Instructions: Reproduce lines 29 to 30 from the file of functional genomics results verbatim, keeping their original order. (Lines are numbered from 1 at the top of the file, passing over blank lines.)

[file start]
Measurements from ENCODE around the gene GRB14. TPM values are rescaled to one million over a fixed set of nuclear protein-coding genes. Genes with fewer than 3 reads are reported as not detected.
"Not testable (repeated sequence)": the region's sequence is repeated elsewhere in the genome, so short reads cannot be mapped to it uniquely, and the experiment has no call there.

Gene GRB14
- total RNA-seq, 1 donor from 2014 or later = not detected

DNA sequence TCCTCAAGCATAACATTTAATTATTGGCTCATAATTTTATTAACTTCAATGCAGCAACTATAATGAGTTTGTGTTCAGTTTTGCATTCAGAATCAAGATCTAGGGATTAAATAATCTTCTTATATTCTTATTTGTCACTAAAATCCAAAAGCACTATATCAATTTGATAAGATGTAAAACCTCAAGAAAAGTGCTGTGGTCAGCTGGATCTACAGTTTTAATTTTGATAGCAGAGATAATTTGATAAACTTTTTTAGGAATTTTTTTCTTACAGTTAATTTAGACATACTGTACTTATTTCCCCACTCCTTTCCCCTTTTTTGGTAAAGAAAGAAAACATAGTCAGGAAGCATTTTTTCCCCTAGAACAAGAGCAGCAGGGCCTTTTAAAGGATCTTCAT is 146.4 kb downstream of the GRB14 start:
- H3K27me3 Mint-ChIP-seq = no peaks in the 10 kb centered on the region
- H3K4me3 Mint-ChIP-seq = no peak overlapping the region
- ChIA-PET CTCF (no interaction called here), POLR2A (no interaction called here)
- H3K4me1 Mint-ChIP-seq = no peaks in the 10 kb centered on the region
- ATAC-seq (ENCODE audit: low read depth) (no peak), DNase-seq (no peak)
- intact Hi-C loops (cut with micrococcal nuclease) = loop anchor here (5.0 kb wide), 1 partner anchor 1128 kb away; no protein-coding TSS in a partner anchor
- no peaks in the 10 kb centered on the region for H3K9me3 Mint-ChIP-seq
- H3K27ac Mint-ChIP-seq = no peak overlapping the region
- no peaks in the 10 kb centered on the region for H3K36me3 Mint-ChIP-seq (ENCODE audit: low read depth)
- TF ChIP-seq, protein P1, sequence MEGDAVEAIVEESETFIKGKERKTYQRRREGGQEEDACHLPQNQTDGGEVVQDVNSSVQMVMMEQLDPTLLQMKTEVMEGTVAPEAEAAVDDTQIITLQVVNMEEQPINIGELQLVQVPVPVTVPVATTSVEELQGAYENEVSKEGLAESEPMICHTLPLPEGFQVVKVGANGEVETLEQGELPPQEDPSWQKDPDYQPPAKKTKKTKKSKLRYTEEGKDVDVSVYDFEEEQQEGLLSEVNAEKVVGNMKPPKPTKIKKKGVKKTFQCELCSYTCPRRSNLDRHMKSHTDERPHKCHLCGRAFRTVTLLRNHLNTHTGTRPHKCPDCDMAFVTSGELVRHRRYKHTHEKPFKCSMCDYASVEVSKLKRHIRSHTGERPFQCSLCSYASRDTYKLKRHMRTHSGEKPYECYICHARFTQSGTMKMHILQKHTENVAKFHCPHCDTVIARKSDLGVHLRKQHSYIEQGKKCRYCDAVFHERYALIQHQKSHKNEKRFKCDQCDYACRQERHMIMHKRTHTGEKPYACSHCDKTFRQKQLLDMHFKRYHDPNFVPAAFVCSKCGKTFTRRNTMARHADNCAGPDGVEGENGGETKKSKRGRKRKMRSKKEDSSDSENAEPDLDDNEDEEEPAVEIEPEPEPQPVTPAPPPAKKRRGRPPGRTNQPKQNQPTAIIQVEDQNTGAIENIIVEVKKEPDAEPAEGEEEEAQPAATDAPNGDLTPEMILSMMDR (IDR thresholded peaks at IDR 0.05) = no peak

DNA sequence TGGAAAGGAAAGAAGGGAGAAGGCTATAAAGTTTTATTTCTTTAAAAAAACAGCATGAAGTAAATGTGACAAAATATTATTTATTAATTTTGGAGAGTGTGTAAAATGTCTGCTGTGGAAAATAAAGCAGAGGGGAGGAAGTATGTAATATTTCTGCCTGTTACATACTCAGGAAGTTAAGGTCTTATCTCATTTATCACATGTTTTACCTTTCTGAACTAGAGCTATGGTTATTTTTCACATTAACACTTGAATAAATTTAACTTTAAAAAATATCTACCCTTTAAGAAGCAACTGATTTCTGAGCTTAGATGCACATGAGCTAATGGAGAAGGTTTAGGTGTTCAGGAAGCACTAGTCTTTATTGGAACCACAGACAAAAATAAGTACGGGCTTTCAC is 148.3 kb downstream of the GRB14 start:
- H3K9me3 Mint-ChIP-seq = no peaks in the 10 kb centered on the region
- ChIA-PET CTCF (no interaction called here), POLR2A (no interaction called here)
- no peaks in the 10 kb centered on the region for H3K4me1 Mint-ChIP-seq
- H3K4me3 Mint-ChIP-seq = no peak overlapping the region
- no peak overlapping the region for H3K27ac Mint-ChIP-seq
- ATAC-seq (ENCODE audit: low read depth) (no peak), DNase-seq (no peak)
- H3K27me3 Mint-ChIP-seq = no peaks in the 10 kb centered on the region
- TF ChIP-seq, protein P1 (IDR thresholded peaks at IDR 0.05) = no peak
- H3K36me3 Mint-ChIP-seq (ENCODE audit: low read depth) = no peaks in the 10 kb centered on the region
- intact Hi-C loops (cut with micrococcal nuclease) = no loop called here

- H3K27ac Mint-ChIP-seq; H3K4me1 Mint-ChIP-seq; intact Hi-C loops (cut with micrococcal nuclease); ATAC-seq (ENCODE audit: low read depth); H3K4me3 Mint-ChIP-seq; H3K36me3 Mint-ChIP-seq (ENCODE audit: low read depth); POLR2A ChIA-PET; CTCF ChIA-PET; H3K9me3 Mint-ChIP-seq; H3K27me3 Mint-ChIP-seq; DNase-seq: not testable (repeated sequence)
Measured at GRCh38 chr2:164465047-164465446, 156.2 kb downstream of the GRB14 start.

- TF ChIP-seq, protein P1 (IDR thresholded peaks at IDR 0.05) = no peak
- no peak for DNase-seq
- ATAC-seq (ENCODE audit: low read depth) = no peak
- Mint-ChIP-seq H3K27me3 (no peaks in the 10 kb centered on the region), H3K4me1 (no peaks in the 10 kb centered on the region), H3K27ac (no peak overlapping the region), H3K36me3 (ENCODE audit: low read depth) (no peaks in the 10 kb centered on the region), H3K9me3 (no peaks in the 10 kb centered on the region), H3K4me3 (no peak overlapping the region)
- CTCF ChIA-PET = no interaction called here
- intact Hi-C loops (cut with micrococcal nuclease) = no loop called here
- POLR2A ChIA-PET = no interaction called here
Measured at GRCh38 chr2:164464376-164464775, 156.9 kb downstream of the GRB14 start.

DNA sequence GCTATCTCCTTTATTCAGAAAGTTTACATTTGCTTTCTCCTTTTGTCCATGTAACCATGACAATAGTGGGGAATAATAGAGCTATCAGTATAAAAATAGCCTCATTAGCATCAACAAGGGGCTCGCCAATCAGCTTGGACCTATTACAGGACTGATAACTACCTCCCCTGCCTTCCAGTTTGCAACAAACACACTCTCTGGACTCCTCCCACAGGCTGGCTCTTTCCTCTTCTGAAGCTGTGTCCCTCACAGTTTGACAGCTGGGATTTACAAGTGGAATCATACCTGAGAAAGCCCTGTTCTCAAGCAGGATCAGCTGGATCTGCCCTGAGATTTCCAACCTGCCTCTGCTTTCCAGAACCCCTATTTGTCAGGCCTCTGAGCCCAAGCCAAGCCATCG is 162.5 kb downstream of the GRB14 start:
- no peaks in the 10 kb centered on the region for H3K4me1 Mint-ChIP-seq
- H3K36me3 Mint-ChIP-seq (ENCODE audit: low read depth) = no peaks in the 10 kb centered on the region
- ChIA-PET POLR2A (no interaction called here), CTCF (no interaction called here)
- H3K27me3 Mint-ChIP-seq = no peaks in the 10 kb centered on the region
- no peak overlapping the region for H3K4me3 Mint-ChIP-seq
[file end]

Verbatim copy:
- TF ChIP-seq, protein P1 (IDR thresholded peaks at IDR 0.05) = no peak
- no peak for DNase-seq